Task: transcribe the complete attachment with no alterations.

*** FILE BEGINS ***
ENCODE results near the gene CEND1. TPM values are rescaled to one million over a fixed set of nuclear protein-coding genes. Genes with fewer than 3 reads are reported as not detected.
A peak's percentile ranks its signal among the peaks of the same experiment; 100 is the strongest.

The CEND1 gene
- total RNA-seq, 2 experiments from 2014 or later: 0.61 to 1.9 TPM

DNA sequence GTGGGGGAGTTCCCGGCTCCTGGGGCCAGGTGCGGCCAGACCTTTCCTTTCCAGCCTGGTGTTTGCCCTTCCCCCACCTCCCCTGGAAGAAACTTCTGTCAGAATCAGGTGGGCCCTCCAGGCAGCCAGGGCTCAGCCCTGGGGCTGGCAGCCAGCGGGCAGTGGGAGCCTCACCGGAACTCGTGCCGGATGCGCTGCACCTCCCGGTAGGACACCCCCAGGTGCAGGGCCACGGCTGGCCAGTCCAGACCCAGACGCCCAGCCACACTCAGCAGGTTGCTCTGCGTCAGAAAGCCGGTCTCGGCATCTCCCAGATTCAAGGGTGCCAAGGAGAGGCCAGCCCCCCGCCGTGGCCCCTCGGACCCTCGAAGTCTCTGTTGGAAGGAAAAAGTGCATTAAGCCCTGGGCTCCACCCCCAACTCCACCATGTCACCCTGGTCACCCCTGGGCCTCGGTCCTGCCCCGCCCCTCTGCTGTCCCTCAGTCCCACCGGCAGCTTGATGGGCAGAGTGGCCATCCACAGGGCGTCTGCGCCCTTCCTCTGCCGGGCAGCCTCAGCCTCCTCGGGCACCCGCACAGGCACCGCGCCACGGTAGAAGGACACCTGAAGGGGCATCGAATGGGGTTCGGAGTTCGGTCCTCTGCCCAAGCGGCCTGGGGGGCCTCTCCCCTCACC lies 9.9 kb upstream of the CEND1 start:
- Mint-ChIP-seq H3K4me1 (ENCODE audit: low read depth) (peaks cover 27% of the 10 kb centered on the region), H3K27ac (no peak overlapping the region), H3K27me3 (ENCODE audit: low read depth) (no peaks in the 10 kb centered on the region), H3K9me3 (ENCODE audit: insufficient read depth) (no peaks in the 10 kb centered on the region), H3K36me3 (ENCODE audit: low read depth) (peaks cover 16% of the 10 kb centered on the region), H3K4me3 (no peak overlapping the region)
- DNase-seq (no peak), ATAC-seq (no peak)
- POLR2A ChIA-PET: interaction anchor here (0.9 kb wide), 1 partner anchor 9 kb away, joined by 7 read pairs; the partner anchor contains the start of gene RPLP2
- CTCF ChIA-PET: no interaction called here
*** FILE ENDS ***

ENCODE results near the gene CEND1. TPM values are rescaled to one million over a fixed set of nuclear protein-coding genes. Genes with fewer than 3 reads are reported as not detected.
A peak's percentile ranks its signal among the peaks of the same experiment; 100 is the strongest.

The CEND1 gene
- total RNA-seq, 2 experiments from 2014 or later: 0.61 to 1.9 TPM

DNA sequence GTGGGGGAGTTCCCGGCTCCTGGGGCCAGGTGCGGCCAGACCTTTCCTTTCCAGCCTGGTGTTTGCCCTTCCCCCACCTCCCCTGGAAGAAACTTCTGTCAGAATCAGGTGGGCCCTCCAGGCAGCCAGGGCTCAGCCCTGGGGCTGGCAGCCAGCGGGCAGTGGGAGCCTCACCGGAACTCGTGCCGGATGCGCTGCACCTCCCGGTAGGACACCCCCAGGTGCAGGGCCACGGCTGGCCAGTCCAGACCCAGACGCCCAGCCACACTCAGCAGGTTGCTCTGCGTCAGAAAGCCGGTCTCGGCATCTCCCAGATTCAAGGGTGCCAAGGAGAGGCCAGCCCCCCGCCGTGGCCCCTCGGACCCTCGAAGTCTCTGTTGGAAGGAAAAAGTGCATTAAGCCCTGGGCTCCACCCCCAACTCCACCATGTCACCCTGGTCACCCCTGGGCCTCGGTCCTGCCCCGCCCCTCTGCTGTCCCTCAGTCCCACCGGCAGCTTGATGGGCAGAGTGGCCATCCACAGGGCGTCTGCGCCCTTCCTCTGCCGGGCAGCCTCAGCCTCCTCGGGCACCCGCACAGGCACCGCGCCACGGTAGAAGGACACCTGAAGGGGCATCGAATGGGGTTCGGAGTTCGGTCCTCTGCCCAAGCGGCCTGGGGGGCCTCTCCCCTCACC lies 9.9 kb upstream of the CEND1 start:
- Mint-ChIP-seq H3K4me1 (ENCODE audit: low read depth) (peaks cover 27% of the 10 kb centered on the region), H3K27ac (no peak overlapping the region), H3K27me3 (ENCODE audit: low read depth) (no peaks in the 10 kb centered on the region), H3K9me3 (ENCODE audit: insufficient read depth) (no peaks in the 10 kb centered on the region), H3K36me3 (ENCODE audit: low read depth) (peaks cover 16% of the 10 kb centered on the region), H3K4me3 (no peak overlapping the region)
- DNase-seq (no peak), ATAC-seq (no peak)
- POLR2A ChIA-PET: interaction anchor here (0.9 kb wide), 1 partner anchor 9 kb away, joined by 7 read pairs; the partner anchor contains the start of gene RPLP2
- CTCF ChIA-PET: no interaction called here